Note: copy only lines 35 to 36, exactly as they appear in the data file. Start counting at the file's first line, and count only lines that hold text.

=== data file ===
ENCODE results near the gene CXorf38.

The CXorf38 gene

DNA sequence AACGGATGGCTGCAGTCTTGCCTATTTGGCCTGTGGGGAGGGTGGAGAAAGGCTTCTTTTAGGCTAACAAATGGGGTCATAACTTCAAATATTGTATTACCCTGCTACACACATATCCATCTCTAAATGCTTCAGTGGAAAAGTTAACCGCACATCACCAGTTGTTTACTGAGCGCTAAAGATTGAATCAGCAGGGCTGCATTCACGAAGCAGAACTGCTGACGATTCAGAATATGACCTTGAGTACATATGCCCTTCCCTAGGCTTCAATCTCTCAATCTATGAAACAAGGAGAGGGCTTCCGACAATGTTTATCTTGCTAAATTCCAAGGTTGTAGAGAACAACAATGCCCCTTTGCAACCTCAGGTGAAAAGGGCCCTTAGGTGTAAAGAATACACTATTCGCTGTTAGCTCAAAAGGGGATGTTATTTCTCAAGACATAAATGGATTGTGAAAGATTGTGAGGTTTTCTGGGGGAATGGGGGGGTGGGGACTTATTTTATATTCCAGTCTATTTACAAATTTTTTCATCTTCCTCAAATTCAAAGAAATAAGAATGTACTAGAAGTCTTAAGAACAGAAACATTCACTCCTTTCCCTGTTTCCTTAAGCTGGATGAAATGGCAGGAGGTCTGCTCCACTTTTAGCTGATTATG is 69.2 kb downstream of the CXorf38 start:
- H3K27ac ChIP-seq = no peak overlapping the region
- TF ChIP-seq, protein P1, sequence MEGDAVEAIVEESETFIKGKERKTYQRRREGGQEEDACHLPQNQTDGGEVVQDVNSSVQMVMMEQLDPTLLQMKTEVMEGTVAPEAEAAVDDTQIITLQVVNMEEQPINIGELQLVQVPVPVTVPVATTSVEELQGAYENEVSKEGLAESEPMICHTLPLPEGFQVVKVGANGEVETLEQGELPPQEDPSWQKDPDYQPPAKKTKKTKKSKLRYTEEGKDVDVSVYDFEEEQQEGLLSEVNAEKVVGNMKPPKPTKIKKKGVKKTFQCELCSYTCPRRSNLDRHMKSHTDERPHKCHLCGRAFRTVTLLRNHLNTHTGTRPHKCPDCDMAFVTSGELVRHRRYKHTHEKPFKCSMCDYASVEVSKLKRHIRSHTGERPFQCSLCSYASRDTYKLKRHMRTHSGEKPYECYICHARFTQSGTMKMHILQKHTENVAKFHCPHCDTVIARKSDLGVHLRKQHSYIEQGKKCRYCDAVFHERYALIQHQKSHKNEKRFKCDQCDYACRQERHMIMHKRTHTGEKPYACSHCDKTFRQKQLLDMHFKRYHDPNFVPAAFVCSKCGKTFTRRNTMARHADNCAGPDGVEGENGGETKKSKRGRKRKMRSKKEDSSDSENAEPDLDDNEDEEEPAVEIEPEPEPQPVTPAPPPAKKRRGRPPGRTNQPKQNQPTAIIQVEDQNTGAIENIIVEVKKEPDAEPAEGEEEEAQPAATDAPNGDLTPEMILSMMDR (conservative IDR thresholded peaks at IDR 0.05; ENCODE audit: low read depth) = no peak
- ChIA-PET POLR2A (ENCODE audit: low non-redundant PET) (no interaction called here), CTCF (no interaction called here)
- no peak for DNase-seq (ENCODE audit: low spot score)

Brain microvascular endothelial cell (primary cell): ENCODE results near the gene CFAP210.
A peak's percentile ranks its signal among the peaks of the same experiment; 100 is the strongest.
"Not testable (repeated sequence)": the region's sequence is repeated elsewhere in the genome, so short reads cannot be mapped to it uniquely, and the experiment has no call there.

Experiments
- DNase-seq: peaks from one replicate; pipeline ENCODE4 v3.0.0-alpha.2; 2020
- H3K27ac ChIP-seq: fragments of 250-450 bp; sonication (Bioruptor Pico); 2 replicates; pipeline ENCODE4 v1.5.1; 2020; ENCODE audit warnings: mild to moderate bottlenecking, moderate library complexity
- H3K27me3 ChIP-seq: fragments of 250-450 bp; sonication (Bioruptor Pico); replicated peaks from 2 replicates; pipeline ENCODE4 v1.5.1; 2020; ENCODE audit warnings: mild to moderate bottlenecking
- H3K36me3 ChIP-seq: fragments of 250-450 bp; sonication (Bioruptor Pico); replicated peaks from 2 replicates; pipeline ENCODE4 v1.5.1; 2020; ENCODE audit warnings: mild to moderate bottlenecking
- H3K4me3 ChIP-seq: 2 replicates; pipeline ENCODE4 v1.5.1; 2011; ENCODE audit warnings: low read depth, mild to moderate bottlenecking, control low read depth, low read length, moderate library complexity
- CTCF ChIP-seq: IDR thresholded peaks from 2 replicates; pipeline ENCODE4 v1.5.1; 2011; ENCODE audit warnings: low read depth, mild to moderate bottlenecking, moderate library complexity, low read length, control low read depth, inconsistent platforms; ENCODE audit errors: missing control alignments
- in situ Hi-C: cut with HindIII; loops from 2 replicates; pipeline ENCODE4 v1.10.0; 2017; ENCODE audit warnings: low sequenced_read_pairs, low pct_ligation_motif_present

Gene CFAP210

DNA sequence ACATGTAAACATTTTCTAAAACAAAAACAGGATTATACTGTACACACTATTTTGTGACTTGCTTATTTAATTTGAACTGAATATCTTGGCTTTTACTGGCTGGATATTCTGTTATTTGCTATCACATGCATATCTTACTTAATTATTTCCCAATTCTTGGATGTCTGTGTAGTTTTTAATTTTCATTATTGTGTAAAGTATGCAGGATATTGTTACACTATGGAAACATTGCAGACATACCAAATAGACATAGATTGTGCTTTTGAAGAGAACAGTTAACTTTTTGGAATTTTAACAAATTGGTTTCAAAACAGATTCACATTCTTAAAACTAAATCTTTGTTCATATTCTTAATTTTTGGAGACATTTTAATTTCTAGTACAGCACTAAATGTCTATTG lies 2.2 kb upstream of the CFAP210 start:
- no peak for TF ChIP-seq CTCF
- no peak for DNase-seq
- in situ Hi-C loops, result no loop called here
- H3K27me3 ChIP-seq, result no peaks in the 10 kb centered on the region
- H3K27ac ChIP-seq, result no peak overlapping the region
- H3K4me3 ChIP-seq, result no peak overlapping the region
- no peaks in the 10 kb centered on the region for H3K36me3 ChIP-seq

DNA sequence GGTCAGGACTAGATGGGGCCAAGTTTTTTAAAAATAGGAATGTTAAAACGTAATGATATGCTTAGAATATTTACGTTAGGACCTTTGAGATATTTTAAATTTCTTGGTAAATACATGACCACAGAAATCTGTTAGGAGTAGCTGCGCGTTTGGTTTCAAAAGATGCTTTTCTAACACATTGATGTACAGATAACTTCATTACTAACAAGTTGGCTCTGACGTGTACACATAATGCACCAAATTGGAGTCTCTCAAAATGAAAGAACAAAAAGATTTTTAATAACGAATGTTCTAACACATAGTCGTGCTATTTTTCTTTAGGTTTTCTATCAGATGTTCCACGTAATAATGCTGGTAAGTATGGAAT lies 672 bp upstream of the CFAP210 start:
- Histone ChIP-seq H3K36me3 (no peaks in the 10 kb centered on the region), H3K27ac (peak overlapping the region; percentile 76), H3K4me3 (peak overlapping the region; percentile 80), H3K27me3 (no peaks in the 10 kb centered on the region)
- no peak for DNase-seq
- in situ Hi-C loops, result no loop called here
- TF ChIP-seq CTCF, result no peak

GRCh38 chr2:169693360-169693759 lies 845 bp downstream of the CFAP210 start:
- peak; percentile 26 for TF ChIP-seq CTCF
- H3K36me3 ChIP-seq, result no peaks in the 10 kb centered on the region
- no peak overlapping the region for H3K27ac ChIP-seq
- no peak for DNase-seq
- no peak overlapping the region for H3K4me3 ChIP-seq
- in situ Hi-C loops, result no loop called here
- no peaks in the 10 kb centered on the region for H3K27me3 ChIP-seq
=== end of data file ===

- H3K36me3 ChIP-seq, result no peaks in the 10 kb centered on the region
- no peak overlapping the region for H3K27ac ChIP-seq